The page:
Grand Theft Auto V: Scottish game conquering world
The latest instalment of the Scottish-produced video game took £498m worldwide when launched on Tuesday – that’s almost £6,000 a second – and is now expected to quickly reach £1 billion in sales.
The game, which features mafia bosses, prostitutes, Hollywood bosses and bank robbers, took five years and almost £170m to produce. It has already earned back the cost of development, the majority of which was done by Rockstar North in Edinburgh, and is set to become the most successful video game yet released.
Sales of the game have dwarfed in a single day the £300m in revenue which Grand Theft Auto’s fourth instalment generated in its first week nearly five years ago.
Yesterday, Strauss Zelnick, chairman and chief executive of Take-Two, the parent company of Rockstar Games, said: “All of us at Take-Two are thrilled with the initial response to Grand Theft Auto V. Once again, the team at Rockstar Games have outdone themselves, setting the entertainment industry’s new standard for creativity, innovation and excellence.
“Beginning at midnight on Monday, consumers around the world gathered in anticipation to be among the first to experience the evolution of this remarkable series.”
The key in the ignition of Grand Theft Auto was first turned in Dundee. In 1997, computer games company DMA Design developed a demo called Race ‘n’ Chase. DMA was founded by a former apprentice engineer at the Timex factory, Dave Jones, with his £3,000 redundancy package.
The programmer, Mike Dailly, had designed an elaborate three-dimensional city and fast cars were chosen as the sleekest means of exploring it – a fellow programmer’s suggestion of dinosaurs was rejected.
The company pitched the idea to BMG Interactive, a gaming division of a German music conglomerate, where Sam Houser, whose mother once played a gangster’s moll in Get Carter, made two key suggestions: change the name to Grand Theft Auto and do not let the player chose to be the good guy.
Mr Jones subsequently scrapped the option to play a policeman in hot pursuit. “It was no fun. It didn’t let your imagination run wild,” he said.
Mr Houser handed Jones a publishing contract for £3.4m to develop the game. Together, Mr Houser and DMA embraced the idea of the gamer as anti-hero and instead of avoiding pedestrians, awarded points for running them down.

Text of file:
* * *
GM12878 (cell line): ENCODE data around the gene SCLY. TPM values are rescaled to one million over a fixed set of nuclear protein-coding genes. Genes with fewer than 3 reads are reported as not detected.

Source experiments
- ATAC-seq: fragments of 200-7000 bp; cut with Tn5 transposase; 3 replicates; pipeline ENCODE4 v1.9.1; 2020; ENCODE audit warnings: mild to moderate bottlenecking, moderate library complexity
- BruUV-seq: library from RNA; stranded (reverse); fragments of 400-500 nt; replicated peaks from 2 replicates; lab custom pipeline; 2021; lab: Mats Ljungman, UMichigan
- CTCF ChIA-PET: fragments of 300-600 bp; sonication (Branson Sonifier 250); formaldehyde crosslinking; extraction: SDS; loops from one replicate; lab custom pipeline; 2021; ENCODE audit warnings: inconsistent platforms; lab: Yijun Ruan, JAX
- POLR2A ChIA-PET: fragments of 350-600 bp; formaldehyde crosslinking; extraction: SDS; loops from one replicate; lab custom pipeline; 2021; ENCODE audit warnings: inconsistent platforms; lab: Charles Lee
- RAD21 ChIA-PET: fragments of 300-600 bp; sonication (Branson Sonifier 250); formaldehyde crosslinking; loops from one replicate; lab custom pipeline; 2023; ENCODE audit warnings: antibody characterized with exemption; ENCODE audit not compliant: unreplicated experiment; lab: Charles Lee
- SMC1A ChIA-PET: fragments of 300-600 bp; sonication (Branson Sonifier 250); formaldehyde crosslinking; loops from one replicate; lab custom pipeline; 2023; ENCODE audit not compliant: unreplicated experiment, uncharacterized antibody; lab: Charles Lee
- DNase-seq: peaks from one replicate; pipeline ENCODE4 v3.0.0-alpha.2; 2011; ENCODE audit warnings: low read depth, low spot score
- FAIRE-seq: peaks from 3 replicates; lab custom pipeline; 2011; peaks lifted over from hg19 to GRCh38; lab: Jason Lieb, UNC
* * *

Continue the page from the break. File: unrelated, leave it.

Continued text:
As Mr Jones said: “The analogy we used to use was that the player was Pacman. The ghosts were the police and the little dots that Pacman used to run around and munch were the pedestrians.”
Before the game’s release, parent company BMG Interactive sought advice on how to minimise negative publicity on account of the games antisocial violence. The publicist Max Clifford advised them to embrace the scandal as a means of generating publicity and attracting adult gamers.
Politicians and police were briefed on fictitious scenes and the Police Federation of England and Wales condemned it as “sick, deluded and beneath contempt” – and the resultant publicity ensured its immediate success.
Shortly afterwards, BMG sold off its gaming division so Houser founded Rockstar Games, took his brother Dan on board and together commissioned a sequel.
While the Houser brothers moved to New York and embraced the lifestyle of rap stars, the games were designed and coded in Scotland by DMA, which eventually became Rockstar North in 2002 and moved from Dundee to Edinburgh. The staff were encouraged to wear blue velvet Rockstar tracksuits and jokingly brandished replica rifles and shotguns – weapons purchased to allow the art department to render faultless in-game replicas.
Mr Jones left the company in 1999 and over the past 15 years Leslie Benzies, an Aberdonian who got his first computer, a Dragon 32, at age 11, has overseen the last three Grand Theft Autos. He is now president of Rockstar North.
From a cavernous fourth-floor office, with views of Arthur’s Seat, in which sits an Apple iMac, whiteboards filled with vehicle printouts and scented candles, Benzies oversees a Scottish staff of several hundred, as well as hundreds more in offices in London and America.
Together with the Houser brothers, he has pioneered the increasingly explicit and controversial content of the games such as permitting characters to have sex and kill prostitutes.
Controversy has been good for business, with sales of Grand Theft Auto games topping 150 million worldwide and earning Sam Houser a spot on the cover of Time magazine, where he was praised for his ability to “weave tapestries of modern times as detailed as those of Balzac or Dickens”.
Like Dickens, the creators of Grand Theft Auto seek inspiration from the real world. The reason Grand Theft Auto V is so heavily based on accumulating money, more than any of the previous games, was in reaction to the financial collapse of 2008, when the team first began developing the game and watched as RBS almost collapsed.
Today a number of the staff, such as Mr Benzies, are multi-millionaires with homes in the city’s most affluent areas.